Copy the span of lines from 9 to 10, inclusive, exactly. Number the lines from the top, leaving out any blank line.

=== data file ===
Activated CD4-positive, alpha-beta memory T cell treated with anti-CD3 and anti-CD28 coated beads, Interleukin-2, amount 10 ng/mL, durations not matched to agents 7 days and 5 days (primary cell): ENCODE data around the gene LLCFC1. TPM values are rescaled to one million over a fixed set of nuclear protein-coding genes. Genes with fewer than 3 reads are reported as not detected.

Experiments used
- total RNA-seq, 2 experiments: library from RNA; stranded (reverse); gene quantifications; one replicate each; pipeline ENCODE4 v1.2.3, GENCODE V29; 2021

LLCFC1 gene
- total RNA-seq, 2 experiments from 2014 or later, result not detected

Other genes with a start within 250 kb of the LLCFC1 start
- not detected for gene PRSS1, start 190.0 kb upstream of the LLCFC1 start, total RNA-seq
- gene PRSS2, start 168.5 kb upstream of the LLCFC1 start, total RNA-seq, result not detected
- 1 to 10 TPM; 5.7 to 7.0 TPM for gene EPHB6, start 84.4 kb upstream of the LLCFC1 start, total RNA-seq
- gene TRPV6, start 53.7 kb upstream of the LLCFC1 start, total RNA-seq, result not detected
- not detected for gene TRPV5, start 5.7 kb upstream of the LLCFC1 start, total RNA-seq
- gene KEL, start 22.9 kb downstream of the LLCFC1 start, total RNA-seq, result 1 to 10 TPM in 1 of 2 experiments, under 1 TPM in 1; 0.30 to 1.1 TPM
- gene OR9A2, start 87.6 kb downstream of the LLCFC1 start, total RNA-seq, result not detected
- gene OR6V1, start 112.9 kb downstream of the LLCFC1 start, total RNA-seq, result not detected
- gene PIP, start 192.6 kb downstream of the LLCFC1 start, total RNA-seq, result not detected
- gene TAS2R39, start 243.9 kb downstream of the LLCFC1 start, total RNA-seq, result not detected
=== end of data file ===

- 1 to 10 TPM; 5.7 to 7.0 TPM for gene EPHB6, start 84.4 kb upstream of the LLCFC1 start, total RNA-seq
- gene TRPV6, start 53.7 kb upstream of the LLCFC1 start, total RNA-seq, result not detected